Planning permission - Development - Claimant local authority submitting core strategy and development plan documents for examination

R (on the application of Stevenage Borough Council) v Secretary of State for Communities and Local Government and another: Queen's Bench Division, Administrative Court (London) (Mr Justice Ouseley): 1 December 2011

On 26 May 2010, the claimant local authority (the authority) submitted its core strategy and other development plan documents (DPDs) for examination by an inspector appointed by the defendant secretary of state. As was required by statute, at that stage the DPDs had to conform generally to the relevant regional strategy, the East of England Plan (EoEP), which they did. On 27 May 2010, the secretary of state had announced his intention to abolish regional strategies and, further, that that intention was to be a material consideration in any ‘planning decisions’.

In November 2010, the inspector advised that the authority’s core strategy had failed to meet the statutory requirement of soundness, as the housing numbers were not justified by the local needs, since the EoEP was to be revoked. A large proportion of the housing planned in the core strategy was to be built in the neighbouring interested party local authority’s (the interested party) area, but the interested party was no longer willing to co-operate in achieving the EoEP strategy of growth for the authority beyond meeting the authority’s own local needs.

In February 2011, the interested party produced a local development scheme (LDS) which envisaged that it would not submit its own core strategy until April 2013. In March 2011, the examination was reconvened. However, in May 2011, the inspector recommended that the core strategy was unsound as the cross-border issues remained unresolved and therefore the strategy could not be delivered. The authority applied for judicial review, seeking an order quashing that recommendation.

The authority submitted that the inspector had wrongly taken into account the secretary of state’s intention to revoke regional strategies and that he had misdirected himself with regard to the obligations of the interested party in preparing its own DPD timetable and the plans themselves. Those plans had had to conform at all stages to the still extant regional strategy, and the inspector ought to have assumed that the interested party would comply with that legal obligation at all stages, including having a plan prepared that provided for the authority’s growth in the interested party’s area.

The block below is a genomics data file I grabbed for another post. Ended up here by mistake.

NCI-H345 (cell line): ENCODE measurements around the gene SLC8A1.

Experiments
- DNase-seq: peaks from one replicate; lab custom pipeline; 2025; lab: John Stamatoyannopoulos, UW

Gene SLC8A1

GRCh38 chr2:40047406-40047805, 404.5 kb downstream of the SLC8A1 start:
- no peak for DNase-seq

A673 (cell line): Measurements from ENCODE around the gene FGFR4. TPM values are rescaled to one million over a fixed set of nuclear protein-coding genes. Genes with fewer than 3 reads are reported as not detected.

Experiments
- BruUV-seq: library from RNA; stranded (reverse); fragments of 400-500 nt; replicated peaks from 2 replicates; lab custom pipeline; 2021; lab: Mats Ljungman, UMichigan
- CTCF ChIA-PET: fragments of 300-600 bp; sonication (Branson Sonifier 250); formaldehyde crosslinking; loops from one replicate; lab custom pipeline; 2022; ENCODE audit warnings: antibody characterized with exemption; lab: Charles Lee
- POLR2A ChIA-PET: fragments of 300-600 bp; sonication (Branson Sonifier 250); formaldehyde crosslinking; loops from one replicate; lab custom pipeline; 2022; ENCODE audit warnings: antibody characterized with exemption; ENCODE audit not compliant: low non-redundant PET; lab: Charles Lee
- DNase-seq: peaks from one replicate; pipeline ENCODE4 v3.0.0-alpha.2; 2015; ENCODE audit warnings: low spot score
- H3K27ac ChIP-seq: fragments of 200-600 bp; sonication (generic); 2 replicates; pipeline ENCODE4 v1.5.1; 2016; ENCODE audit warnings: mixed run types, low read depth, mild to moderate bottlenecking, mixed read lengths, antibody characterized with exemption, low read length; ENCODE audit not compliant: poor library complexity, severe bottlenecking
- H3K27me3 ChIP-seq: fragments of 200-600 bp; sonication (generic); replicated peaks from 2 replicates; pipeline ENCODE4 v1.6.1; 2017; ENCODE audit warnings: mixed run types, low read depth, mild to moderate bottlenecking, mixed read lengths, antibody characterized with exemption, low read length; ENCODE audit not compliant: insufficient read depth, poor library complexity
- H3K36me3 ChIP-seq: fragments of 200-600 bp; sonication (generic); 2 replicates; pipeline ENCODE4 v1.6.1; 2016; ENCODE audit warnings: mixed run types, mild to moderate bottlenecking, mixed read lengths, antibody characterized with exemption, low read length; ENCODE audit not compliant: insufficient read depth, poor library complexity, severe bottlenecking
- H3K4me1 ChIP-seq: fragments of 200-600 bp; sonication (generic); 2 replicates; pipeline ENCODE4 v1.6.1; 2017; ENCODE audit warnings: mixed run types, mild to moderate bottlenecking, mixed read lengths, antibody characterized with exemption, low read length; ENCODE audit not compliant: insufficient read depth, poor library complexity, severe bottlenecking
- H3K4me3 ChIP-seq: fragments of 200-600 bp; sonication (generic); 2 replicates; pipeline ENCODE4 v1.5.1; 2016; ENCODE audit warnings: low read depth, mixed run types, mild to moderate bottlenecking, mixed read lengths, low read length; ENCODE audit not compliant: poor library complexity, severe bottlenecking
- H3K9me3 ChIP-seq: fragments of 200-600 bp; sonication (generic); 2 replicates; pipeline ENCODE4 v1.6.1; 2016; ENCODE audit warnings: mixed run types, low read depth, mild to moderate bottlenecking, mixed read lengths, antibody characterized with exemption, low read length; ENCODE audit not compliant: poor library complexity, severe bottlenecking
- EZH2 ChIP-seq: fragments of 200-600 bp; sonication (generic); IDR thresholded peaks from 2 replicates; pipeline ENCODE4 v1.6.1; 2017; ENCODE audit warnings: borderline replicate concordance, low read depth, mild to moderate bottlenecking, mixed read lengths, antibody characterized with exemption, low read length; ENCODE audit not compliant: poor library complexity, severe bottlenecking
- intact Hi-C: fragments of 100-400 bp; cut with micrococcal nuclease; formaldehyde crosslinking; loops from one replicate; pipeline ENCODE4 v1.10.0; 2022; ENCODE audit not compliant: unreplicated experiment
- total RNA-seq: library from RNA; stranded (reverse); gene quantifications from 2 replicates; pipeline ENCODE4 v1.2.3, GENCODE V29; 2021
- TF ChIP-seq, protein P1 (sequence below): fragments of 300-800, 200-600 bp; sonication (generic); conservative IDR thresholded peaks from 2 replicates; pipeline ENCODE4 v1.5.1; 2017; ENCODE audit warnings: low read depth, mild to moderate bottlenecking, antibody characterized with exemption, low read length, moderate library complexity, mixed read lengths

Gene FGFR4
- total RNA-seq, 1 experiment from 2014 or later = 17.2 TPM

Accordingly, the authority’s core strategy should have been judged on the assumption that it would have been matched by the interested party, and could not have been regarded as unsound. The application would be dismissed.

In the instant case, it was important to note that there was no direct challenge to the lawfulness of the decisions of the interested party to no longer co-operate with the authority in the implementation of the authority's core strategy; and to adopt a LDS that envisaged that it would not submit its own core strategy until April 2013. It was not possible to attack those decisions indirectly by challenging the conclusions that the inspector had reached about them. It had not been for the inspector to act as a judicial review court in respect of the decisions taken by the interested party.

He had had to take those decisions as lawful ones. Accordingly, he had been obliged to reach his decision on the soundness of the authority's core strategy on the basis that the interested party had acted lawfully in deciding to end co-operation with the authority and in setting the LDS that they had. In reaching a conclusion on soundness, the inspector could not lawfully have ignored the uncertainty and hold a plan to be sound on the basis of a fiction. The inspector's decision being based on a lawful approach by him, there was no possible argument that it was an unreasonable conclusion that the authority's core strategy was unsound (see [27]-[29], [41] and [44] of the judgment). R (on the application of CALA Homes (South) Ltd) v Secretary of State for Communities and Local Government [2011] All ER (D) 279 (May) considered.

Timothy Straker QC and Alexander Goodman (instructed by the solicitor to Stevenage Borough Council) for the authority; Charles Banner (instructed by the Treasury solicitor) for the secretary of state; Simon Bird QC (instructed by the solicitor to North Hertfordshire District Council) for the interested party.